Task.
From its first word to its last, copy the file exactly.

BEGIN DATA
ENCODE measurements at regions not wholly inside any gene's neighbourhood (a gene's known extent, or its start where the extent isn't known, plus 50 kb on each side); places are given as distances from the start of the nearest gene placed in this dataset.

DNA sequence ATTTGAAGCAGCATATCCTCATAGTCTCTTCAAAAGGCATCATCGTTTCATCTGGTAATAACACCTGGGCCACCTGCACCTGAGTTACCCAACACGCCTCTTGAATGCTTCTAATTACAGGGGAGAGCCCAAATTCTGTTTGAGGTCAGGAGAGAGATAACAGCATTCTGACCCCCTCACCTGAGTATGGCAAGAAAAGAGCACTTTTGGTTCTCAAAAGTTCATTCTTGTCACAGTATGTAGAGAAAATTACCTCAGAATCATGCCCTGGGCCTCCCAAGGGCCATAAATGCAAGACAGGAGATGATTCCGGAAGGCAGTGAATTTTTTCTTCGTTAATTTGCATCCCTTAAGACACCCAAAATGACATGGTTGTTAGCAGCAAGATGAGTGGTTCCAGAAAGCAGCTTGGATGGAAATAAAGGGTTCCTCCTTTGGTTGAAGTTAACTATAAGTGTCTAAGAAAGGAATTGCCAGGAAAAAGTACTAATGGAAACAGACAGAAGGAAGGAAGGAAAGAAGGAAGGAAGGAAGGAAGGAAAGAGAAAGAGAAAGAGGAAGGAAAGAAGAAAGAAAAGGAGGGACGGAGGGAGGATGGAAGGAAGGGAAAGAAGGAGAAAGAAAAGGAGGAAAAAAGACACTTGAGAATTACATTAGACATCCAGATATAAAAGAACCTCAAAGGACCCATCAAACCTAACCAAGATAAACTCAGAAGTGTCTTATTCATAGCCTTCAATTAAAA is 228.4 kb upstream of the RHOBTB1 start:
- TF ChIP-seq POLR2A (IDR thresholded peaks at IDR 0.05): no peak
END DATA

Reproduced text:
ENCODE measurements at regions not wholly inside any gene's neighbourhood (a gene's known extent, or its start where the extent isn't known, plus 50 kb on each side); places are given as distances from the start of the nearest gene placed in this dataset.

DNA sequence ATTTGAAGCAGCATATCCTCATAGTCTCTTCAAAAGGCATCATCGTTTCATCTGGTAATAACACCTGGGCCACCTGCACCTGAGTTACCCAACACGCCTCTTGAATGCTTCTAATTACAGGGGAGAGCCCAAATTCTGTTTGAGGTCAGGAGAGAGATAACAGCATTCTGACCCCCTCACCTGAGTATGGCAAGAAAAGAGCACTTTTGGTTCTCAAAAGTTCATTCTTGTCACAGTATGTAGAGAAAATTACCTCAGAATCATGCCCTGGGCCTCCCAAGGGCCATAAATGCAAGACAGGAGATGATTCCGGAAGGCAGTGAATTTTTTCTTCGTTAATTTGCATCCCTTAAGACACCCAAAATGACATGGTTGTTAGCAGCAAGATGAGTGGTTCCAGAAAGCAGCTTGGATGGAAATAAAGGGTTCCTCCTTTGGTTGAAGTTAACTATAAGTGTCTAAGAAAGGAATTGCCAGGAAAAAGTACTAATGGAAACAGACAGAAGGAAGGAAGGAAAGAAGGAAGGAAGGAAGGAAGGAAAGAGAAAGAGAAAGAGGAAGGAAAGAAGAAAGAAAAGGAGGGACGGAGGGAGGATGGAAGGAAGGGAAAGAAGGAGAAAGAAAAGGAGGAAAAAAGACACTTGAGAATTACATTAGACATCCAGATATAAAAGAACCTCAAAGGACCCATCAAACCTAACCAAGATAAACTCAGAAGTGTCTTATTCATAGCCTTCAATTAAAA is 228.4 kb upstream of the RHOBTB1 start:
- TF ChIP-seq POLR2A (IDR thresholded peaks at IDR 0.05): no peak